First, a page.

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scosche 2When it comes to technology gifts, I generally tell people not to get them for me. Not that I don’t appreciate the thought, but having a non-techie try to find a good tech gift for a tech-geek is like an atheist shopping for the Pope.

Somehow, this last holiday season, my mother actually managed to get me an awesome tech related gift which I’ve been making great use of. Check it out:

scoscheThis is the Scosche FlipSNYC USB iPhone adapter (fear not, they make Micro/Mini USB version as well!) which is incredibly compact, enough so that you can easily throw it on your keychain. I was impressed by the smart design which manages to keep it so compact, even in lieu of Apple’s relatively massive connector. This isn’t one of those “you can totally put it on your keychain!” ordeals that you might find see on a TV infomercial, where in reality the thing is so bulky that you’d never actually want to put it on your keys — it’s actually small enough to go on your keychain and not attract any unwanted attention.

I’ve always got my keys with me, so even if I run out of the house without thinking I might need to charge or sync my phone, I don’t have to worry about it; if the time comes, out come my keys and this useful little bit of kit.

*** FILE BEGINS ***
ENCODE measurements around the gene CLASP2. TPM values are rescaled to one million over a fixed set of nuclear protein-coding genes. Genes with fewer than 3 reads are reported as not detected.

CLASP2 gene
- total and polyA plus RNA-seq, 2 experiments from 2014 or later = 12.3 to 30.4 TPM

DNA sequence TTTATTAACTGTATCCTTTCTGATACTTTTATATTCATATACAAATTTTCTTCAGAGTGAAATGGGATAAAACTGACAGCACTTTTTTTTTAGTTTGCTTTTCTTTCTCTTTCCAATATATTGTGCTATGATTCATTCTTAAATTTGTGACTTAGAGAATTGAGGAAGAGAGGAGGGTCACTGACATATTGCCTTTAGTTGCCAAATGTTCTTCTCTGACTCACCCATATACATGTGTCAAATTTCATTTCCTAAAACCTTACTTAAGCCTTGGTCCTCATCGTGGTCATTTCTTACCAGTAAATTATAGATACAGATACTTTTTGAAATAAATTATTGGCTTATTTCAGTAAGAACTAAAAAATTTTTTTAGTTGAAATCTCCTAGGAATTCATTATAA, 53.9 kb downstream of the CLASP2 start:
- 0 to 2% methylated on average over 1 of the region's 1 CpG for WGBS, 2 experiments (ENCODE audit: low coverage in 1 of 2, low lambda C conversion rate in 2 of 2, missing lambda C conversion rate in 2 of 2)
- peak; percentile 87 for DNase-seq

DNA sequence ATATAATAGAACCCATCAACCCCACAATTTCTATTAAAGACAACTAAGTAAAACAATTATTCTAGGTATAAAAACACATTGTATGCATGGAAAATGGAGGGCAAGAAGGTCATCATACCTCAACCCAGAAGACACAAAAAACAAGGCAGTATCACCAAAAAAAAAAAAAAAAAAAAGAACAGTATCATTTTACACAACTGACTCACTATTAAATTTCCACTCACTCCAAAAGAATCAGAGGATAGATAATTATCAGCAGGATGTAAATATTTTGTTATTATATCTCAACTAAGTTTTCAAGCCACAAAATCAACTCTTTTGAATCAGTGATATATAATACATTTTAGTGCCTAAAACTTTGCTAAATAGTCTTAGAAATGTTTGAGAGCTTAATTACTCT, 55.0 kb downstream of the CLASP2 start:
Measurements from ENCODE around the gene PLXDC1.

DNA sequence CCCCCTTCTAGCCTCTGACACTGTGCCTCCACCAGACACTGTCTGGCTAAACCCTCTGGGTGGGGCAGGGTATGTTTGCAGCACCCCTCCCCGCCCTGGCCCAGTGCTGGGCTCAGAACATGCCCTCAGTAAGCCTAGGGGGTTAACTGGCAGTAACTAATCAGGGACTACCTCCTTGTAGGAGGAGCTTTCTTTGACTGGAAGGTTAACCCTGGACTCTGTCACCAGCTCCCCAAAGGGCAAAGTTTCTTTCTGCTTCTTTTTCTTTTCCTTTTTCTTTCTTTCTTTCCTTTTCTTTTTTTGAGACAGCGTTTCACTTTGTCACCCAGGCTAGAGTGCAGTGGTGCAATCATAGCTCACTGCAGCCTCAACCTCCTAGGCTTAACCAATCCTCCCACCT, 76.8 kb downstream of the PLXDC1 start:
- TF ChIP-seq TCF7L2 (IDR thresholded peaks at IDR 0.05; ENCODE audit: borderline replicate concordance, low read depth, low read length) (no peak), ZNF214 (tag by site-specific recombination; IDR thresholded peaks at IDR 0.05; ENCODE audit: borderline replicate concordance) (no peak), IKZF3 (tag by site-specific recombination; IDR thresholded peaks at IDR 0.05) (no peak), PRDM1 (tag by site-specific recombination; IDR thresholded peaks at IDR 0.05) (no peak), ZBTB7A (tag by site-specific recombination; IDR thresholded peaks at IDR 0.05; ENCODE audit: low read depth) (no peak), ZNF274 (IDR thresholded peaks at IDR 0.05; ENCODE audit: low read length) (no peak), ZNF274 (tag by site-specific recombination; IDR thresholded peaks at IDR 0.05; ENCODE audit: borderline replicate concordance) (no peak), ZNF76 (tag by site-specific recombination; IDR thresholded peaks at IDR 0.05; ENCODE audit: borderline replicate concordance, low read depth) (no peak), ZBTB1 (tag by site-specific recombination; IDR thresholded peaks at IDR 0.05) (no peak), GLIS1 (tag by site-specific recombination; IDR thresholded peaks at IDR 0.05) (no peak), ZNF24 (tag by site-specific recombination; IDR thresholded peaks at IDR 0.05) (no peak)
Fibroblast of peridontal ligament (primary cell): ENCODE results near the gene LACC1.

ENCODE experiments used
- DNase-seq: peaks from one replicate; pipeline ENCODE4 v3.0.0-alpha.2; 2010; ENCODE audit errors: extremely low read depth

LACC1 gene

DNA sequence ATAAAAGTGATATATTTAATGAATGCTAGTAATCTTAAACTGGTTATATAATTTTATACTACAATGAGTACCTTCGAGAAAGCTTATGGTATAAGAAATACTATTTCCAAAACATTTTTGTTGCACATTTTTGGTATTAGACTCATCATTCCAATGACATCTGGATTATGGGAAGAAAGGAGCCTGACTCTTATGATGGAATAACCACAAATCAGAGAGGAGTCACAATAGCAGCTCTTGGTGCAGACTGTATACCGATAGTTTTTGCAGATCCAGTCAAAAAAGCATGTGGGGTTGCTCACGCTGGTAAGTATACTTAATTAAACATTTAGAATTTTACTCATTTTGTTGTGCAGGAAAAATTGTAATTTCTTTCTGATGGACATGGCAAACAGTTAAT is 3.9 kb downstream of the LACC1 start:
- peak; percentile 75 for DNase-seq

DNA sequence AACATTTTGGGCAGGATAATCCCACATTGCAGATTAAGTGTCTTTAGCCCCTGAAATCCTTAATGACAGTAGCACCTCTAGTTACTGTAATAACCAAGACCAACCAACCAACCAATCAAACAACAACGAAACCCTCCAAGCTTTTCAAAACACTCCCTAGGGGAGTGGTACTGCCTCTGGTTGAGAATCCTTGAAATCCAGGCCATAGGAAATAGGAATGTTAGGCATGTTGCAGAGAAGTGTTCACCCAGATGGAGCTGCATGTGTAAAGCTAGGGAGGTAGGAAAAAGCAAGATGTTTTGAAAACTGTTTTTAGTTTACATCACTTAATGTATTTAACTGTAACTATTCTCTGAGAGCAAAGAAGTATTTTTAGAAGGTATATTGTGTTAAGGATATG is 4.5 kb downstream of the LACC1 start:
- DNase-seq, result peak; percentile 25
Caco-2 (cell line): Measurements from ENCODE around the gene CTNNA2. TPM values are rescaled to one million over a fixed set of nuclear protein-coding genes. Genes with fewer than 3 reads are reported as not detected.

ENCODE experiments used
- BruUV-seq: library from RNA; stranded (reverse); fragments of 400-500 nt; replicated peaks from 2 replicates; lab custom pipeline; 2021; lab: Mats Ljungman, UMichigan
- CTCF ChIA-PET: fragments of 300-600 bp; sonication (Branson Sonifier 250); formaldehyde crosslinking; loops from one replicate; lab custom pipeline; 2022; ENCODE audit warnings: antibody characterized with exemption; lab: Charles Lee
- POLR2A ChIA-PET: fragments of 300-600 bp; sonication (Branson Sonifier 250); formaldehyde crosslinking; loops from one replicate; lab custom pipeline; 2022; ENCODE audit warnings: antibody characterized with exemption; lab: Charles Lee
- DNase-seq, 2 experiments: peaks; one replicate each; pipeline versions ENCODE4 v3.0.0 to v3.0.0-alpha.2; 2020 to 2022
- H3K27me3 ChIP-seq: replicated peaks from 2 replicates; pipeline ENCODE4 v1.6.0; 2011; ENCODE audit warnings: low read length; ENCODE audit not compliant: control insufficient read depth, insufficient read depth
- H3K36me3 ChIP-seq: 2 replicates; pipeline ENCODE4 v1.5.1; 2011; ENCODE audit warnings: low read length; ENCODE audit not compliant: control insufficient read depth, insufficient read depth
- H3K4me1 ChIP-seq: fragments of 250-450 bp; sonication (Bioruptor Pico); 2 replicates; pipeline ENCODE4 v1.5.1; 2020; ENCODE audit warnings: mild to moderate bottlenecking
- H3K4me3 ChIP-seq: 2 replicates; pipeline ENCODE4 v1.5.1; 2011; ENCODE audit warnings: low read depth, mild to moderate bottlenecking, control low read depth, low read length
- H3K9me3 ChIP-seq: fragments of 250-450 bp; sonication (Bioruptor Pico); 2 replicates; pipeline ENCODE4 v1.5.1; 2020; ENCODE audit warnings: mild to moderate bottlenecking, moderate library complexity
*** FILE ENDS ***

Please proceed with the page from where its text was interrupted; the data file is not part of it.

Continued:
I’ve been using mine regularly for about 8 months and it shows no sign of breakage or wear.

Scosche sells these things for $15, and even though mine was a gift, I’ve easily justified the price with the amount of use I’ve gotten from it. It’s so handy to be able to plug into any USB port to get your charge on in a pinch and I’d definitely recommend one to any serious smartphone user.

scosche 3Fortunately, Scoche makes the aforementioned iPhone/iPod Touch version, and they’ve also got one for the same price that has both Micro and Mini USB plugs on it, which means that pretty much the entire modern smartphone world is covered.

The iPhone/iPod Touch version is also sold in red or white, just in case you’re too stylish for plain old black.

Scosche is also selling a second version of these called the FlipSYNC II, but they cost $5 more and the only differences seem to be a USB plug with full metal casing (rather than a ‘half’ plug) and the key loop is slightly larger. You can find those here (iPhone version) and here (Micro/Mini USB version), if you’d like to see for yourself.